The second section of Powerful Long Ladder contains a substantial excerpt from Dodson’s verse play, Divine Comedy, which is an ironic presentation of the kind of hope that the evangelist...

(The entire section is 1273 words.)

The Poetry of Dodson Dodson and African American Identity

(Literary Essentials: African American Literature)

Dodson resisted being identified with African Americans who were grouped merely by their color. Invited to join Bates College’s black alumni association, he declined, asking, “Did I learn black Latin?” His poems continually reflect a similar attitude. He suggests that if African Americans are to become a part of mainstream American life, such organizations as black alumni associations must go.

In his poems, Dodson exudes energy. He does not shrink from the struggle in which his race, in his eyes, must participate actively—and he suggests that white people can help in this struggle. In “Miss Packard and Miss Giles,” Dodson celebrates the two white women who founded Spelman College for Negro Women in Atlanta, where he taught from 1938 until 1941. He commends their stalwartness, their refusal to return to their native New England when things were not going well.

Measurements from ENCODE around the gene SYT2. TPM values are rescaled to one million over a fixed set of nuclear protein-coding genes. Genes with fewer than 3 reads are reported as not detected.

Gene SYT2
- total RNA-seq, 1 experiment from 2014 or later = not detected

Similarly, in poems such as “Epitaph for a Negro Woman” and “Black Mother Praying,” the suggestion is that people must keep moving forward, struggling hand over hand up the ladder that provides the title for Dodson’s first volume of poetry. In small details of his later life, Dodson followed his own advice.

When, severely crippled by arthritis, Dodson went to an experimental theatrical production with James Hatch, he had to climb a long flight of stairs to reach the auditorium. Giving Hatch his canes, he grasped the railing and, quite painfully, pulled...

(The entire section is 592 words.)